27 thoughts on “Well oiled

  1. We were getting very dry here but it rained and snowed today so that should help thirsty plants and trees.
    You have some beautiful tulips in the garden. I like the pink ones in the header.
    Living without electricity these days can be tough. Or at least it can seem so.

  2. My favourite trick is to flick the light switch as I go into a room, despite knowing the power is off.

    Hope you have electricity for when you finish the drive project – you’ll need to toast the event with a good cup of coffee, at the very least.

  3. That added some excitement to life during the pandemic, especially as you didn’t remember the power was to be turned off. We, too, have a little camp stove, and over the years we have put it through its paces during our many power outages.

  4. Your comment about pandemic days mimicking each other so closely is sadly true for one day often seems like another, despite keeping busy. I cannot help wondering at the quaint way in which you are informed of the forthcoming power cut both in person and by letter; we have become so used to irregular bouts of load shedding that we assume it is that when the power goes off. One can go to a site online to check if that is so. Municipal cuts are less easy to track and we simply have to wait until the power returns.

  5. I have enjoyed the birds and flower photos from your day, and wish I could grow tulips. The only ones I have now are growing in gravel next to the garage. Rodents can’t get them there!

    The days are rolling right along here, getting very dry and I heard brush pile burning was banned temporarily.

    1. That sounds like a sensible policy. Our hills look as though they would burn quickly if a fire got going.

      I am sorry that you can’t grow tulips as they are lovely flowers.

  6. Loved the header pictures and the grace of the flying bird. Bad luck forgetting the electricity would be off though, a camping gas stove was an excellent idea.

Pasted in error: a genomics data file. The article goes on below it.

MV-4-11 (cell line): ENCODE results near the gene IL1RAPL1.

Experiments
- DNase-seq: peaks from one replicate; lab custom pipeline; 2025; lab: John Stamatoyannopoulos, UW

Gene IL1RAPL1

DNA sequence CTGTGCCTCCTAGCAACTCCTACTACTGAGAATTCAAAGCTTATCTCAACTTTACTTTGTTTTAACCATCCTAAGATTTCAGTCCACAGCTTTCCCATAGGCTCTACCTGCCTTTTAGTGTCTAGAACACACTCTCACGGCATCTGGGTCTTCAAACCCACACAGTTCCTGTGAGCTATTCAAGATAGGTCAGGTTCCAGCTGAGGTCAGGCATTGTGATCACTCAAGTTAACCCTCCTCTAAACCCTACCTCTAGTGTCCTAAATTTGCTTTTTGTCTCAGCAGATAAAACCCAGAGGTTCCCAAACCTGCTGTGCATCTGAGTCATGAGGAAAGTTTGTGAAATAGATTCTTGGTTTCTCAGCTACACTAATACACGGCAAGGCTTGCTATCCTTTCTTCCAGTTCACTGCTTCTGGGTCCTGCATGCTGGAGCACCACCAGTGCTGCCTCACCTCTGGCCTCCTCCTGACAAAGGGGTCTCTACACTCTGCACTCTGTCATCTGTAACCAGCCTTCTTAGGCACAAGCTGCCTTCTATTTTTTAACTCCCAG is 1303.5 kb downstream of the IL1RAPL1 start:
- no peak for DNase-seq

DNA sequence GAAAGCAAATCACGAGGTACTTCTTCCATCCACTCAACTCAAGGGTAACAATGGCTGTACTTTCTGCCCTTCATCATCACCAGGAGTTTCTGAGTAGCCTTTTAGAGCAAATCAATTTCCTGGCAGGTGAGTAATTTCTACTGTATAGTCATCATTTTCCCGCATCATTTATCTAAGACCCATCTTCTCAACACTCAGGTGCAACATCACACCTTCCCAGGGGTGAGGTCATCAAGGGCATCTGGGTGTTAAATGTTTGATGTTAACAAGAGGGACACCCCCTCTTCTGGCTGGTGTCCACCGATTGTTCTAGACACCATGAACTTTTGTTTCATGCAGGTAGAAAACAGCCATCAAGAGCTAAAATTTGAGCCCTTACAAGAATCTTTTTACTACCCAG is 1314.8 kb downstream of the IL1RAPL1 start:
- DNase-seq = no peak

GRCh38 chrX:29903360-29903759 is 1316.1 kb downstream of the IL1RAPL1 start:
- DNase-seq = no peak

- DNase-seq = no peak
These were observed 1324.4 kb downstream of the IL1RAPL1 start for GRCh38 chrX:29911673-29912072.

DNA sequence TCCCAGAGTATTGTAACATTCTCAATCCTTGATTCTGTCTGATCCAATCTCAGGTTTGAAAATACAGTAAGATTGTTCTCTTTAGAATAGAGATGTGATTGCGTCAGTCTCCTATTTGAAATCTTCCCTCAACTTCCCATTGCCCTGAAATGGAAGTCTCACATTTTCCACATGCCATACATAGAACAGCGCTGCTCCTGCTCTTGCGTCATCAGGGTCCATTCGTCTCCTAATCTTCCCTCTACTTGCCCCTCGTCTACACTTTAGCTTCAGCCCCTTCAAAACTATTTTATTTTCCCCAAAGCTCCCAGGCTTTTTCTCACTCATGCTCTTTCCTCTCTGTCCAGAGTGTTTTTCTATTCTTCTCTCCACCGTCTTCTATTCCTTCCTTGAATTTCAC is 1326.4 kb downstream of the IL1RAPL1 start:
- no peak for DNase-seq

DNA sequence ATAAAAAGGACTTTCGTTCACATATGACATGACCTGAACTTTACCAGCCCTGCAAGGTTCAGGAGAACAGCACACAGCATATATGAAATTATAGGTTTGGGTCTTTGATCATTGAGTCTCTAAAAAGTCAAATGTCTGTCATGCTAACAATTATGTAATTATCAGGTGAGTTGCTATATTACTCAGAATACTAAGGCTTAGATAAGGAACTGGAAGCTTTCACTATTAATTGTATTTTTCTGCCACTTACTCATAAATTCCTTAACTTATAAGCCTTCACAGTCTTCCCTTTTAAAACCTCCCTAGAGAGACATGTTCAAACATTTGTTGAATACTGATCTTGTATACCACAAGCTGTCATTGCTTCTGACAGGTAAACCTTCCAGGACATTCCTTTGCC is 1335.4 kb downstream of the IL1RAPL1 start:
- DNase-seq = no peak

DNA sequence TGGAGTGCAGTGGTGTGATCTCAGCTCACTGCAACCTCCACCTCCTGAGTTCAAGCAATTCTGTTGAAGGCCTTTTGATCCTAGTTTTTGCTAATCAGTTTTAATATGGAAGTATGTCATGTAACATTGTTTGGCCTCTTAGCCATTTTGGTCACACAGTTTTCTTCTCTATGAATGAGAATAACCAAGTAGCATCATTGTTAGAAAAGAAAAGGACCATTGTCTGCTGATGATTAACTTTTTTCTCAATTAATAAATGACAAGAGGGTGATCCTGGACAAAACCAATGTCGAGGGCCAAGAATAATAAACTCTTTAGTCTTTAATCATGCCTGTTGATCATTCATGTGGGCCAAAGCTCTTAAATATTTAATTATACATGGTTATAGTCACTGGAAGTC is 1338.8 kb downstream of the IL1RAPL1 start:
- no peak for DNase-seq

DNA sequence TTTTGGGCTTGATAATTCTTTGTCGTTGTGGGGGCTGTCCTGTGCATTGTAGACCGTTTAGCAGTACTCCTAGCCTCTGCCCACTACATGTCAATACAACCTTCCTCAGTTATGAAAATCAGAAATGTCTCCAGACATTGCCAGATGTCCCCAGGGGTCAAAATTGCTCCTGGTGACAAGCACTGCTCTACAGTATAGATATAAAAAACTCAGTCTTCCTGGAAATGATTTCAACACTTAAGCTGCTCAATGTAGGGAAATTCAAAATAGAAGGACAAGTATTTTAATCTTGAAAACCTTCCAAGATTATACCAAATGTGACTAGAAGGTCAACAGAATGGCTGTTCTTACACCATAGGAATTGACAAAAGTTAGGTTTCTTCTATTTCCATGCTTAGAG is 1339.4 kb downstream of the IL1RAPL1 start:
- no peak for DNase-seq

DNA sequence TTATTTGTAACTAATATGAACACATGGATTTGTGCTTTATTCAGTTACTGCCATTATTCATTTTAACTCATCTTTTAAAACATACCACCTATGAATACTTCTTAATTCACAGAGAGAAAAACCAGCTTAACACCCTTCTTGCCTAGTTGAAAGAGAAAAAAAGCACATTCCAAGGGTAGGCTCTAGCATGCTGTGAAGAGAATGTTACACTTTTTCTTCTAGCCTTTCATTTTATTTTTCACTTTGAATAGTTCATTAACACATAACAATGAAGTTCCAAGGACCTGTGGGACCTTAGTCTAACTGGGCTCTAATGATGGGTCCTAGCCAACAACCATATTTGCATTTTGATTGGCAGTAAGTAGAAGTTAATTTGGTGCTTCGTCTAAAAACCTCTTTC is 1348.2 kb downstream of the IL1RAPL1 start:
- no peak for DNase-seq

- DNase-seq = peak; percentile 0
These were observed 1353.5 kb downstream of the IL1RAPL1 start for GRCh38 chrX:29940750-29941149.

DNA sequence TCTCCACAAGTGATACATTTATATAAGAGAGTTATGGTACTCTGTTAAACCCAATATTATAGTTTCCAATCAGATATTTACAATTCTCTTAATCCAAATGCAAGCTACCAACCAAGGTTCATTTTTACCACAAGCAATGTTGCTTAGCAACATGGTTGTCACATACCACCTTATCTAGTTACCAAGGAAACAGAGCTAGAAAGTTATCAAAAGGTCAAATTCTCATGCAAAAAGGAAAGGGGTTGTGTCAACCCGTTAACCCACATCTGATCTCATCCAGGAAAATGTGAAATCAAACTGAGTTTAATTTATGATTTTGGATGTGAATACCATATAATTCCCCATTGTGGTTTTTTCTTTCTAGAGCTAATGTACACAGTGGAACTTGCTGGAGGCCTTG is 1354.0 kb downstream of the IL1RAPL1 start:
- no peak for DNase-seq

7. Had to read your tale of surprise at the incredibly well-advertised power outage aloud. We all howled at the resemblance to an episode in our life. At least you didnt leave an officiously rude and condecending phone message on the power companies answer phone (blush)

  8. Another glorious sunny day with an ocean of blue skies overhead here in the Neath Valley, as I eat my breakfast. Hope this weather continues through the summer for me to have some fabulous pedals, though a cycle in the rain would be OK by me. I am with you about all this forelock tugging wrt HRH, all I see is the sad death of a man who had the very best of everything all his life, may he RIP. Even had heart procedures while others are dying from lack of treatment because of the pandemic and still are. The recent death of my twin sister and the very pitiful state of her last days make me very bitter about all this mawkish behaviour and outpouring.

      1. I agree with you from across the pond. I didn’t realize what attention the story was getting till I found my BritBox episode of Gardeners’ World had been postponed!

  9. The new stove sounds a good idea and will no doubt come in useful …cooking some of your haggis sitting on the side of one of those beautiful lochs and enjoying the scenery…I can picture it now! The tulips are looking wonderful even after all the frosty mornings and the fruit blossom looks healthy too…ours is all burnt around the edges! Lovely bird portraits.

      1. Such a shame when one looks forward to seeing these plants flowering …never mind there’s always next year now.